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Apple patent could remotely disable devices

A newly granted Apple patent is being praised by some, and criticized by others, as it has the potential to be useful, yet scary.

Apple’s controversial patent

Apple has recently been granted U.S. Patent No. 8,254,902 which is being received in the tech community as both a positive and a negative sign for technology.

Apple explains the patent in simple terms, as preventing wireless devices from communicating with other wireless devices in certain settings, forcing certain electronic devices to enter sleep mode when entering a sensitive area.

The patent reads, “Apparatus and methods for changing one or more functional or operational aspects of a wireless device, such as upon the occurrence of a certain event. In one embodiment, the event comprises detecting that the wireless device is within range of one or more other devices. In another variant, the event comprises the wireless device associating with a certain access point. In this manner, various aspects of device functionality may be enabled or restricted (device “policies”). This policy enforcement capability is useful for a variety of reasons, including for example to disable noise and/or light emanating from wireless devices (such as at a movie theater), for preventing wireless devices from communicating with other wireless devices (such as in academic settings), and for forcing certain electronic devices to enter “sleep mode” when entering a sensitive area.

The reach of this new patent, why it is so controversial

The technology would be a feature of their devices, like a switch to be activated remotely by a user, and acts similar to geo-fencing wherein someone enters a building, and their device does not work. Many speculate that the goal is to prevent device use in schools, airplanes, and the like, but others fear it may be used by governments to silence protesters or dissenters.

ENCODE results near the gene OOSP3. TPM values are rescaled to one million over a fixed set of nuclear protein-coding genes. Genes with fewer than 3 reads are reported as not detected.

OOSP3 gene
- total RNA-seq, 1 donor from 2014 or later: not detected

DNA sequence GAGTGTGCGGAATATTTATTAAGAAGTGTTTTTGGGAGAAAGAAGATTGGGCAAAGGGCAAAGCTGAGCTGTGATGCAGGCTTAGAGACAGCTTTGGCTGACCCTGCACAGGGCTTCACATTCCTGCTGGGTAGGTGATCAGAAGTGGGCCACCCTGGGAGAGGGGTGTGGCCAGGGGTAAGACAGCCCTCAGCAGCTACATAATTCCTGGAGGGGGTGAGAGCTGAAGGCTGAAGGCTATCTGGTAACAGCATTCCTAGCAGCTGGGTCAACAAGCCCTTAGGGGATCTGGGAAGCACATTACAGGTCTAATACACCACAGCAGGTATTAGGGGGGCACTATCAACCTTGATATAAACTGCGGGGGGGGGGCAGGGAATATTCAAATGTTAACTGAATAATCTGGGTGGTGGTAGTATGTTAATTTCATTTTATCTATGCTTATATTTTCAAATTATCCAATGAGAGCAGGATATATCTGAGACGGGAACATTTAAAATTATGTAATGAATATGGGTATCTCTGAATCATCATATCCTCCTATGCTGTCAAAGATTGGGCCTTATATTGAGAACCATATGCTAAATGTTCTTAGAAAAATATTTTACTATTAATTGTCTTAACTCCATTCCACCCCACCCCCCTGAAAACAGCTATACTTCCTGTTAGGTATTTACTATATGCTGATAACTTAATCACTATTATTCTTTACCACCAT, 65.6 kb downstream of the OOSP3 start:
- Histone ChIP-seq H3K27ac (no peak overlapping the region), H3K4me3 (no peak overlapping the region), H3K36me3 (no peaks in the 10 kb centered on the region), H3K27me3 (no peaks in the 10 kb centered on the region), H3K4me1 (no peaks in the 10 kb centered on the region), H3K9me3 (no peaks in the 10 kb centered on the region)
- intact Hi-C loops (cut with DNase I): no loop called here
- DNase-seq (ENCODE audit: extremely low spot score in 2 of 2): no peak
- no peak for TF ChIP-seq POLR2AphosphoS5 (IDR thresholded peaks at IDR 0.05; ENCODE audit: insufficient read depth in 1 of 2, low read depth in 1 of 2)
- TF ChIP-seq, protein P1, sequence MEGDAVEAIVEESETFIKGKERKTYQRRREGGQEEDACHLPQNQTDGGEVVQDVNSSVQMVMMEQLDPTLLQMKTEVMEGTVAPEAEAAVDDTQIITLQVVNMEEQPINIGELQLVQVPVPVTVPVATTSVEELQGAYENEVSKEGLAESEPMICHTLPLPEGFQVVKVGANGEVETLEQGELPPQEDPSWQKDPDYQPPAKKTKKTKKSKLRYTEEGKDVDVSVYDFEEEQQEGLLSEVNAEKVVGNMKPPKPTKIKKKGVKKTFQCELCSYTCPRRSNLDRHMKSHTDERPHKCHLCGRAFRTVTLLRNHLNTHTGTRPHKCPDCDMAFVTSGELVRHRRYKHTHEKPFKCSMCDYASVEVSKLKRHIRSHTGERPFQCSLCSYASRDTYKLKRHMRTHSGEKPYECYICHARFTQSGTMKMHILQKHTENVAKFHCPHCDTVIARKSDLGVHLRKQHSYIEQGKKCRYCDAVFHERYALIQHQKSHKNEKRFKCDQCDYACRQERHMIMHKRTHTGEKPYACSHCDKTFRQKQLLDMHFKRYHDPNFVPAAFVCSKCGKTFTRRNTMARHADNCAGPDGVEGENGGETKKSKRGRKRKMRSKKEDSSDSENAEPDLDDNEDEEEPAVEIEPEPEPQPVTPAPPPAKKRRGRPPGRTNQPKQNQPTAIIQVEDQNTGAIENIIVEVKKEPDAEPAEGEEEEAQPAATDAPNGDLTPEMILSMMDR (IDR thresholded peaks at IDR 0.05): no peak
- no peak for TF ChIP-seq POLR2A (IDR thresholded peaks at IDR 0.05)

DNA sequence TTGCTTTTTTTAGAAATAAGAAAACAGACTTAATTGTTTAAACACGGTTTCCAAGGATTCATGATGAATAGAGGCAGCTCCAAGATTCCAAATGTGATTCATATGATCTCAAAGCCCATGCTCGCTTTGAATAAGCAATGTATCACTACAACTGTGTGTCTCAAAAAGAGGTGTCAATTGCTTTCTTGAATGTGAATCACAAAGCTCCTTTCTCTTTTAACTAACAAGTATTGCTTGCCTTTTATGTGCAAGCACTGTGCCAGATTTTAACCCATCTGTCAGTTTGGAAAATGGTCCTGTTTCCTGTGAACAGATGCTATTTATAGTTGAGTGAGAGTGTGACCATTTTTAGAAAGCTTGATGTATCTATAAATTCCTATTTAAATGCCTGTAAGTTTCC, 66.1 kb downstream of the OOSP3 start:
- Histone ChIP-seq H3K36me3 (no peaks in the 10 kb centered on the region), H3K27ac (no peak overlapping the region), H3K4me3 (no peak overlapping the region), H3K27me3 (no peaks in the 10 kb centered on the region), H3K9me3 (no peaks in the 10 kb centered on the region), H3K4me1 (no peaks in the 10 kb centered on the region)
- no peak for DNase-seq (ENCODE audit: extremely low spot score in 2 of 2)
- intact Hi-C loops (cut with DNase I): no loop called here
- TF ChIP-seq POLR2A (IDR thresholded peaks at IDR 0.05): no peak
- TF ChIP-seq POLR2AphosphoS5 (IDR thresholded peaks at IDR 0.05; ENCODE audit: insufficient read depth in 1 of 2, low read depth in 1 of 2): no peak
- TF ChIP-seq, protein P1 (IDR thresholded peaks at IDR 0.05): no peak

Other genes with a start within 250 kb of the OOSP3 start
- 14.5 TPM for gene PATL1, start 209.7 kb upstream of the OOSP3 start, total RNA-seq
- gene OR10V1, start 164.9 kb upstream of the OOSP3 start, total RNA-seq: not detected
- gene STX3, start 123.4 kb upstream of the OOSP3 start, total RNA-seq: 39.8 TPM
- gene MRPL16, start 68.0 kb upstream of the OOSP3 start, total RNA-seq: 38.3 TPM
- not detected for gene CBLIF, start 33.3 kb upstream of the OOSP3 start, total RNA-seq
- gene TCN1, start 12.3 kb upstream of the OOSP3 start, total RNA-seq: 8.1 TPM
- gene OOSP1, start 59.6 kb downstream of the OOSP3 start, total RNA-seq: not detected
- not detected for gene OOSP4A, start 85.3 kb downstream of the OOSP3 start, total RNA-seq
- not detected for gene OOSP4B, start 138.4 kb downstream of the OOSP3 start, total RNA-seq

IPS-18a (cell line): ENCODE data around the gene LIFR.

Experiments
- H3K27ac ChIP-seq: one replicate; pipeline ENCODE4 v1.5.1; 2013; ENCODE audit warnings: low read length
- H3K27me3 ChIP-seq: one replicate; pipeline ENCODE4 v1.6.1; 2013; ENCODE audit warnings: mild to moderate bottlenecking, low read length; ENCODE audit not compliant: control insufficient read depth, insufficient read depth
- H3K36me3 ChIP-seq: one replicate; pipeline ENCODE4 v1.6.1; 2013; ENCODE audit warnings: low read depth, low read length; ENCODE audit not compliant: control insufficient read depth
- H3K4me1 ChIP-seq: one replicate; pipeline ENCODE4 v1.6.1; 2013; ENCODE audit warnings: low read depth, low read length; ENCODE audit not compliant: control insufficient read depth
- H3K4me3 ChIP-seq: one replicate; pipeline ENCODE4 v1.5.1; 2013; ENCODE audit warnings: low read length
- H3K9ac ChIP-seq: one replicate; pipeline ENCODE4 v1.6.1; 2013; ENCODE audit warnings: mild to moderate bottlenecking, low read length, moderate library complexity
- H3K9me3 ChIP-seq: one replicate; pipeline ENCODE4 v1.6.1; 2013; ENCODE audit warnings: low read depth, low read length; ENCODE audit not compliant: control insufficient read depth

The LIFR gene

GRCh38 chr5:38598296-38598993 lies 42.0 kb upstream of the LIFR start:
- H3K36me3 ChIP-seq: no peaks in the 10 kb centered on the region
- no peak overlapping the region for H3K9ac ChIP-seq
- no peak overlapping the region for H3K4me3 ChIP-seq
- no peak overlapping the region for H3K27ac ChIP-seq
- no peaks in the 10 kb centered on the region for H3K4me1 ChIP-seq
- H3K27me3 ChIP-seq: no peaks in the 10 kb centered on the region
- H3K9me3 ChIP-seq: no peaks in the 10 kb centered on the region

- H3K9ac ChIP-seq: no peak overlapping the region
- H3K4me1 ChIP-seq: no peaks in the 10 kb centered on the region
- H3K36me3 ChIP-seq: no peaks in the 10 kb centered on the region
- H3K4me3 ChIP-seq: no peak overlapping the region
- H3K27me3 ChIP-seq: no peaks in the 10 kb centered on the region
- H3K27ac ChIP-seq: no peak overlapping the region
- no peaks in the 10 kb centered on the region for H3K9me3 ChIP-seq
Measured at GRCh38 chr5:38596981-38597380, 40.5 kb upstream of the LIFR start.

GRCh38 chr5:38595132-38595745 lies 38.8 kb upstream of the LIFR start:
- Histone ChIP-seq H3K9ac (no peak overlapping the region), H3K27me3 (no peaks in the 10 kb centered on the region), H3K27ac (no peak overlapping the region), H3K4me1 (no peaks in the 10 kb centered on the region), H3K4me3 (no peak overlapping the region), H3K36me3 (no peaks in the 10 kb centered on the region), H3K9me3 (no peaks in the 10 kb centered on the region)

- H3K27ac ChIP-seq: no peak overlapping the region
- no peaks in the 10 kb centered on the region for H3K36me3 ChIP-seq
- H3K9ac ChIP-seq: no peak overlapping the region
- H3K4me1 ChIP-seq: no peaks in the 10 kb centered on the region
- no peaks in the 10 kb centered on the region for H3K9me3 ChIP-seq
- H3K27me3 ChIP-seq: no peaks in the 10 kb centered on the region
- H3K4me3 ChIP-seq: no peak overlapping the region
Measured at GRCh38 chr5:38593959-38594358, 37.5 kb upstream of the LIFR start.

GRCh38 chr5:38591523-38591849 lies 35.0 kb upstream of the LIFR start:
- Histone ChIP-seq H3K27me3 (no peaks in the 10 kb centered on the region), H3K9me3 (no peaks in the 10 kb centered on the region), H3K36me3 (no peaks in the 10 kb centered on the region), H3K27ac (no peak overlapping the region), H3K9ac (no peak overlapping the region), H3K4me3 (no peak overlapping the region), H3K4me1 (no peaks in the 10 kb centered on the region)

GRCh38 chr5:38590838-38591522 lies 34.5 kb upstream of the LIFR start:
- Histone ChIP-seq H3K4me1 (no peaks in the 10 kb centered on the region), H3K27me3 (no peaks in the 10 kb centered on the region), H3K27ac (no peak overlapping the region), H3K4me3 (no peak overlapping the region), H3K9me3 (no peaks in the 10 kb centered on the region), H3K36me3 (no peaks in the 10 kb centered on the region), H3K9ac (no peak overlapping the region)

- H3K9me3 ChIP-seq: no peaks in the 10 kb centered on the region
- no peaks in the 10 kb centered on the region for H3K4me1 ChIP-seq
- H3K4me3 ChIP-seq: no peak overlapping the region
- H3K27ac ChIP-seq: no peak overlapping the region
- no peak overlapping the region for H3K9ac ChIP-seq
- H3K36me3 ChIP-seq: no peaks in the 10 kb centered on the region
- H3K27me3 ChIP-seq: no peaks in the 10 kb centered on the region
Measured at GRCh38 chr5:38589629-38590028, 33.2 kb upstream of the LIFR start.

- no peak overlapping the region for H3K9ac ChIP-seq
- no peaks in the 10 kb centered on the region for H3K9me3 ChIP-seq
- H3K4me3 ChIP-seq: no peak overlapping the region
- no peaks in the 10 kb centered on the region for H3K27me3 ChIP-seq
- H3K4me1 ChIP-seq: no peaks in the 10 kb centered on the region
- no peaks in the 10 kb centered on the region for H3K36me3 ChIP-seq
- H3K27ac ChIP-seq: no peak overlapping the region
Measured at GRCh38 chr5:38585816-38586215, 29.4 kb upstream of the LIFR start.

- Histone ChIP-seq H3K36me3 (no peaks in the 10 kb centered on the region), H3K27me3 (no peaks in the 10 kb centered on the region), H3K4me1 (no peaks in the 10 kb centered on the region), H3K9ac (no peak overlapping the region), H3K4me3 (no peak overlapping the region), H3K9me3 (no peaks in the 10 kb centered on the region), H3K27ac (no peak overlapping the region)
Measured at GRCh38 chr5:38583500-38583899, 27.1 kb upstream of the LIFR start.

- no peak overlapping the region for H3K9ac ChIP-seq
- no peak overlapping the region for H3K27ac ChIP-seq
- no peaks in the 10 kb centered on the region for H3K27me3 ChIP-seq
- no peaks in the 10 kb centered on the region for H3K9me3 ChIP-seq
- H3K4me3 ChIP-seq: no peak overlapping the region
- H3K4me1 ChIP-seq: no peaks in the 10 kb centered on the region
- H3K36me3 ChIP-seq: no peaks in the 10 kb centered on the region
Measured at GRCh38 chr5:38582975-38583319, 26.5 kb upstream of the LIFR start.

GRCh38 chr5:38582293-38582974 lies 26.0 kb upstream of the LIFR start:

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Those that choose to limit device use in their area do so by activating GPS features, and wi-fi stations which would geo-fence a building, or even a geographical area, which could prevent even cameras or videos from functioning. It is unclear whether GPS or emergency services would continue working under the disabled mode.

Although Apple has not announced they will use the patent, it is a possibility. This is great news for some like sensitive government or board meetings, and situations where devices are often a nuisance like religious ceremonies or school classes, but it could be used nefariously by those seeking to silence others like protesters.

Written By

Marti Trewe reports on business and technology news, chasing his passion for helping entrepreneurs and small businesses to stay well informed in the fast paced 140-character world. Marti rarely sleeps and thrives on reader news tips, especially about startups and big moves in leadership.

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  1. Pingback: Apple's new patent could mean big changes in mobile authentication - The American Genius

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